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Tiering in the Sea – Reefs and Burrows (Late Palaeozoic)

  1. Rachel A Wood

Published Online: 15 SEP 2010

DOI: 10.1002/9780470015902.a0001668.pub2

eLS

eLS

How to Cite

Wood, R. A. 2010. Tiering in the Sea – Reefs and Burrows (Late Palaeozoic). eLS. .

Author Information

  1. University of Edinburgh, Edinburgh, UK

Publication History

  1. Published Online: 15 SEP 2010

Abstract

Tiering is often considered as a proxy for the ecological complexity of ancient communities. Ancient reefs in the Late Palaeozoic were dominated by microbial communities that formed complex substrate topographies, together with a variety of calcified algae and suspension-feeding metazoans that populated open and cryptic surfaces. Tiering in epifaunal communities increased significantly in the Ordovician to form complex tiered communities that persisted throughout the Palaeozoic. By contrast, infaunal tiering developed slowly, with occupation of deeper depths being achieved only by the Lower Carboniferous.

Post-Permian mass extinction epibenthic and infaunal biotas were of very low diversity, and composed of small-sized, low-tiered suspension-feeding opportunists. Epifaunal communities increased in complexity and tiering after ∼1 million years as crinoids and bryozoans returned. Complexity and depth of burrowing communities only returned to pre-crisis levels by the Middle Triassic.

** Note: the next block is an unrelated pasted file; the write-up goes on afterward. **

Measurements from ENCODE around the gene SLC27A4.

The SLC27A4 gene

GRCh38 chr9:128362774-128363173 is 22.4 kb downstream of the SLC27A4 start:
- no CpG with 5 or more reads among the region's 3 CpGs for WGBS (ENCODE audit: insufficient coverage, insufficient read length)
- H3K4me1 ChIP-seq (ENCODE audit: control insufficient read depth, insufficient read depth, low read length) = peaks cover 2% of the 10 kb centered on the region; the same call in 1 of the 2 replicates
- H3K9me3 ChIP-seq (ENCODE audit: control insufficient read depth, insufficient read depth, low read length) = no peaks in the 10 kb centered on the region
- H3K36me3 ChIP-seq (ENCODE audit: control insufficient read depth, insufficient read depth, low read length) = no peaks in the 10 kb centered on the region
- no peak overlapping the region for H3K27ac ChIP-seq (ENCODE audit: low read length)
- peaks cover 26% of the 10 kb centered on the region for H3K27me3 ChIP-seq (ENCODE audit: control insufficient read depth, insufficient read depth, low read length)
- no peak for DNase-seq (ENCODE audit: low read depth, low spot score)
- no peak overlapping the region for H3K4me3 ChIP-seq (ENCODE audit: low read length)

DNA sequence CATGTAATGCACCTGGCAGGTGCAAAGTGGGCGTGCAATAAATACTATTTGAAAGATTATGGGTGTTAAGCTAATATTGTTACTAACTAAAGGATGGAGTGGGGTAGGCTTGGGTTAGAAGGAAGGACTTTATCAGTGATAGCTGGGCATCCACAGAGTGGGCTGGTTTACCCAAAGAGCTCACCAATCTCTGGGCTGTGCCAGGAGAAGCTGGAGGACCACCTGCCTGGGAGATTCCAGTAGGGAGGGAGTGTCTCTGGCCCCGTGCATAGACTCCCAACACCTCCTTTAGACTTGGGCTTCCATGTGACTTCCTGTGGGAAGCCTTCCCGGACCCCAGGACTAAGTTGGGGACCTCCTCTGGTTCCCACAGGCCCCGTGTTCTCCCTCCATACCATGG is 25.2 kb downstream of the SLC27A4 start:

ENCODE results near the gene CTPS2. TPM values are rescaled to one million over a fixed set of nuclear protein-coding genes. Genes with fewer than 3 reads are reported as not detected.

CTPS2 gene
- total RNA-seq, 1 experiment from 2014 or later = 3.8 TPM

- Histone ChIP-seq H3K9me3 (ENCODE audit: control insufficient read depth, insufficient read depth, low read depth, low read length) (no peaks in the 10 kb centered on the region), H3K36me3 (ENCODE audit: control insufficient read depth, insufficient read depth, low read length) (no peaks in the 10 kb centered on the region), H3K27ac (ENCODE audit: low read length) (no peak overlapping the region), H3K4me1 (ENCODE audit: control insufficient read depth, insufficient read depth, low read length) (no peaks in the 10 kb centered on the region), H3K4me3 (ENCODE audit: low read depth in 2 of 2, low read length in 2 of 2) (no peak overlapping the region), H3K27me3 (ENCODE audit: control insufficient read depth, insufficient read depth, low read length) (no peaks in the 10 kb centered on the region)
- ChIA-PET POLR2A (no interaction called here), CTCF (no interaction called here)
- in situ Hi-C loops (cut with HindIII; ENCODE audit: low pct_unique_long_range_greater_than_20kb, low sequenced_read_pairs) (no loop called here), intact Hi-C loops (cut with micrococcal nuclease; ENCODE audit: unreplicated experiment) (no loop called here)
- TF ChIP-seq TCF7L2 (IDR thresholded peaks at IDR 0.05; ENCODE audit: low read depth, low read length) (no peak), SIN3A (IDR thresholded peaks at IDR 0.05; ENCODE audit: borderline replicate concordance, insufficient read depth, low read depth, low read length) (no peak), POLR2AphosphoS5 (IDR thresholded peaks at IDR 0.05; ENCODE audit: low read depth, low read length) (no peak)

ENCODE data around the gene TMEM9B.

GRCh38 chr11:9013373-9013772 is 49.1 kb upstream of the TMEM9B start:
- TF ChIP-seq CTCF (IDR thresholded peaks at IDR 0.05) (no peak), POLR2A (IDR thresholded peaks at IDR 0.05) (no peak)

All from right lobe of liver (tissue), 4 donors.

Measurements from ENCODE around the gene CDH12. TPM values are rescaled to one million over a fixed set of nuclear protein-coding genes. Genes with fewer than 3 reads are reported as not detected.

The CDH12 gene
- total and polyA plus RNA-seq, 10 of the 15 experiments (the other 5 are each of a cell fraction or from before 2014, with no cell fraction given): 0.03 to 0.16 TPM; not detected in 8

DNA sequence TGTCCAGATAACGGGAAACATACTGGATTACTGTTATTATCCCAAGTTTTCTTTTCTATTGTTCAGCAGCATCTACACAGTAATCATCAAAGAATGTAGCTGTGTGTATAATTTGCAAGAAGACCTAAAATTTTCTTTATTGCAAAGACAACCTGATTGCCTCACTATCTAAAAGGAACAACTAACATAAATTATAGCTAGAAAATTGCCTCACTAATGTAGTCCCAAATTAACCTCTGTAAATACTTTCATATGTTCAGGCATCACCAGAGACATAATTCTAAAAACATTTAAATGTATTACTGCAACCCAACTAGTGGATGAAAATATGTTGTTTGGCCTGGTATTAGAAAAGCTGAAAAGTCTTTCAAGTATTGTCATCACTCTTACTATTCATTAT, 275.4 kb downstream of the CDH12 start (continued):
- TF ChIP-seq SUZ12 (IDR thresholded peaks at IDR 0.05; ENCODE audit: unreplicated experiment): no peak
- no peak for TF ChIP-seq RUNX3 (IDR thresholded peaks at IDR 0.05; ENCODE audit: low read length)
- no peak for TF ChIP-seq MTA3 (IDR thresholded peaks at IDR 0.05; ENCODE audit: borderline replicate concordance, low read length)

Key Concepts:

  • Tiering is considered as a proxy for the ecological complexity of ancient communities.

  • Late Palaeozoic reefs and mud mounds bore complex substrate topographies produced in part by microbial carbonate production: these supported diverse and well-tiered open and cryptic communities that persisted to the end of the Permian.

  • Infaunal tiering developed slowly from the Ordovician, with occupation of deeper depths being achieved only by the Lower Carboniferous.

  • Post-Permian mass extinction epibenthic and infaunal biotas consisted of very low diversity, small-sized and low-tiered communities.

  • Epifaunal communities increased in complexity and tiering as crinoids and bryozoans returned. Infaunal communities saw the return of suspension feeders and finally crustaceans, but the size and depth of burrowing communities only returned to pre-crisis levels by the Middle Triassic.

Keywords:

  • history of reefs;
  • diversification of habitats;
  • burrowing depths